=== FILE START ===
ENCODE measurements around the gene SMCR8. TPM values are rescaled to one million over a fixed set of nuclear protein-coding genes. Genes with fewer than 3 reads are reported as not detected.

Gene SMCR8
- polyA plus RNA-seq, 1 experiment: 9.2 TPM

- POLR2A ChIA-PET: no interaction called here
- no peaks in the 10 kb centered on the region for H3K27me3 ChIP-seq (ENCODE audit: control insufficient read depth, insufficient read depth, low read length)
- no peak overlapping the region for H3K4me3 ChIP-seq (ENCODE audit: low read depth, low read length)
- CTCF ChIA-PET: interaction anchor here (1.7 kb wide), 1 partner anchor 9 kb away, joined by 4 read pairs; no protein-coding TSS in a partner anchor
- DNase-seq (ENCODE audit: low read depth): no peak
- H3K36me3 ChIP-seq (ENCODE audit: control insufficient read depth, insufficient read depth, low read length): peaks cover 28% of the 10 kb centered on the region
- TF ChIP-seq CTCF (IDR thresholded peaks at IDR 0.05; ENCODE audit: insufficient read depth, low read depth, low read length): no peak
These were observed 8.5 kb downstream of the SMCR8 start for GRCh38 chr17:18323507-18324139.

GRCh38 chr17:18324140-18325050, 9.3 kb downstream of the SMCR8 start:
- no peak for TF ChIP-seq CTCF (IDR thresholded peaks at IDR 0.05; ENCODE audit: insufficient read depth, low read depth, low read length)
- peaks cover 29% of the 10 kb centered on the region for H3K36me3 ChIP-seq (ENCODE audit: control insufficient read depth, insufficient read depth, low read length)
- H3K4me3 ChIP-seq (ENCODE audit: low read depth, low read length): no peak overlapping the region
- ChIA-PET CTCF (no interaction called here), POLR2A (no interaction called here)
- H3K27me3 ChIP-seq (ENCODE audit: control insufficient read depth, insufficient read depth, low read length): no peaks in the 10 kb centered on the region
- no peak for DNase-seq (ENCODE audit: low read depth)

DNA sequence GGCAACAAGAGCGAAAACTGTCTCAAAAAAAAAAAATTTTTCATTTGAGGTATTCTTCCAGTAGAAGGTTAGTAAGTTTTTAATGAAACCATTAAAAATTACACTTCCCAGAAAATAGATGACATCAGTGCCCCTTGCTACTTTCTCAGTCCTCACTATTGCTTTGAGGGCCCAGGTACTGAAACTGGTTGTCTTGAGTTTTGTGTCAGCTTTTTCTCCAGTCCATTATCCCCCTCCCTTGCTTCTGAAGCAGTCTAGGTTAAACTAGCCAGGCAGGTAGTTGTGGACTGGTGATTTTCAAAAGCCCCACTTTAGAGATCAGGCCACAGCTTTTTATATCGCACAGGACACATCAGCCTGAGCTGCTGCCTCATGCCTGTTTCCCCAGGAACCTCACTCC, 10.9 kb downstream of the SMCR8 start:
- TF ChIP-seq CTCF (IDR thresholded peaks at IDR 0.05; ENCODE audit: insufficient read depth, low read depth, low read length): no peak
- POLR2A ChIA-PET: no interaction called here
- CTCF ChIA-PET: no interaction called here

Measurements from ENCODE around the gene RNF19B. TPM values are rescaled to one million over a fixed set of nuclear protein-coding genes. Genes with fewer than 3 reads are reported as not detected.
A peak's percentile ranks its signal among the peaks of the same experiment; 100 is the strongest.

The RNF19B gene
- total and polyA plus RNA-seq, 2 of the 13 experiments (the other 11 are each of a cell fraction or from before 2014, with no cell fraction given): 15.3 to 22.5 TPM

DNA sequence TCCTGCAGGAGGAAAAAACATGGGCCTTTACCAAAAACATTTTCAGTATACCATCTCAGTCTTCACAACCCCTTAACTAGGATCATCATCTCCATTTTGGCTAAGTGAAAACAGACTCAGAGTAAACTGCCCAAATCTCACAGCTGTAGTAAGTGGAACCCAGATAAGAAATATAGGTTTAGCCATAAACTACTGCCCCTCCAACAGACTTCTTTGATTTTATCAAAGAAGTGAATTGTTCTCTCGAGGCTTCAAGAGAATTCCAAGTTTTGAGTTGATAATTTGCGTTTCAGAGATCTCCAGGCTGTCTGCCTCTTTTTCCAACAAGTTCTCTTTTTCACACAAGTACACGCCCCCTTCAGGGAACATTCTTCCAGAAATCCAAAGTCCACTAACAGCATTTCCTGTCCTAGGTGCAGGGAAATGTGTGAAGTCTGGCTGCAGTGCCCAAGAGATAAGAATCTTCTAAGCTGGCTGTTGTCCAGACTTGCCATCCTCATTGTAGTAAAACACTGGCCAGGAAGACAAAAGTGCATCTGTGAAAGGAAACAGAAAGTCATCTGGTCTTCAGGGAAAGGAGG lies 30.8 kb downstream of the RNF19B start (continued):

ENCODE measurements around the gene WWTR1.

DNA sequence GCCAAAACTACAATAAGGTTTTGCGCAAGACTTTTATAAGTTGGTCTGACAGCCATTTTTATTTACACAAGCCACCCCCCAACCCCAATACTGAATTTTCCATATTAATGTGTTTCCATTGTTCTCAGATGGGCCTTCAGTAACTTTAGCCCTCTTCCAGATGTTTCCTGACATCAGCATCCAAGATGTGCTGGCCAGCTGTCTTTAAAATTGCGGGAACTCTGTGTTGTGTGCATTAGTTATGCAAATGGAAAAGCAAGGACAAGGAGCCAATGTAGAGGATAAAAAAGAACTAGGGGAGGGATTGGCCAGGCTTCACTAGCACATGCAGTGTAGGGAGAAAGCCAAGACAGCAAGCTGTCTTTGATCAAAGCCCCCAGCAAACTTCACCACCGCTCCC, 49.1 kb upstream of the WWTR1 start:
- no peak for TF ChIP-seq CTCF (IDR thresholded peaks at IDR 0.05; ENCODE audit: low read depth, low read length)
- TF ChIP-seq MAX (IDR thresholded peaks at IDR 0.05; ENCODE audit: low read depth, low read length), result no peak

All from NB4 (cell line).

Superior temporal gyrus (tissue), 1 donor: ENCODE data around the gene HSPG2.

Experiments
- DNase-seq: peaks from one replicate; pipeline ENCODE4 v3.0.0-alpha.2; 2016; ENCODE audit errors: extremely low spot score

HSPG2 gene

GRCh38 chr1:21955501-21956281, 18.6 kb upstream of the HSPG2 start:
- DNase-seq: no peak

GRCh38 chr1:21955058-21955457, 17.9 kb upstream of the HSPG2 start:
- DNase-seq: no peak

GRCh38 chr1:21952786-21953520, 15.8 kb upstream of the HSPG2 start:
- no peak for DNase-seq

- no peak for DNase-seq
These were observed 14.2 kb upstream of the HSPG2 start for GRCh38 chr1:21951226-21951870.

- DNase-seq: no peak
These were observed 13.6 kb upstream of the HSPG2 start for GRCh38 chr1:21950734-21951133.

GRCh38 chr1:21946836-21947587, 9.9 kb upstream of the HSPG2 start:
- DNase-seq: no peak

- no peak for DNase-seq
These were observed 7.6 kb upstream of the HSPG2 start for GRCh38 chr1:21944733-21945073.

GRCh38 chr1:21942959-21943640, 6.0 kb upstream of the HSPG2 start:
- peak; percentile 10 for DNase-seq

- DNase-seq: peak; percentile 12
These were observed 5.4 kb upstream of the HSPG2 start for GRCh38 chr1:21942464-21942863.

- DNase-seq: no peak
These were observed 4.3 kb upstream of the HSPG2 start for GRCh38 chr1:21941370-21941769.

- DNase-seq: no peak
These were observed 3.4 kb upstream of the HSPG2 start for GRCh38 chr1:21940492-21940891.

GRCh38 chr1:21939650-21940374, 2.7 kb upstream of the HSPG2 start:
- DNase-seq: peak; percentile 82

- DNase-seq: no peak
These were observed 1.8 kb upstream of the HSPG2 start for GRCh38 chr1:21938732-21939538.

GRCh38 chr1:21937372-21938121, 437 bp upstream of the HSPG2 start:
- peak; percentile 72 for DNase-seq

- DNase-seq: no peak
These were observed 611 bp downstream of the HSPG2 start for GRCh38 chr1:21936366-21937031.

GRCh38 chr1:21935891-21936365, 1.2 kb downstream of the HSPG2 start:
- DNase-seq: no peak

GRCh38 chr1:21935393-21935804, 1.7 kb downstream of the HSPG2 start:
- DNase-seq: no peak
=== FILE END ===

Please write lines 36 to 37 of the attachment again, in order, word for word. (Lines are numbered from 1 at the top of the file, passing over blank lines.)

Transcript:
HSPG2 gene

GRCh38 chr1:21955501-21956281, 18.6 kb upstream of the HSPG2 start: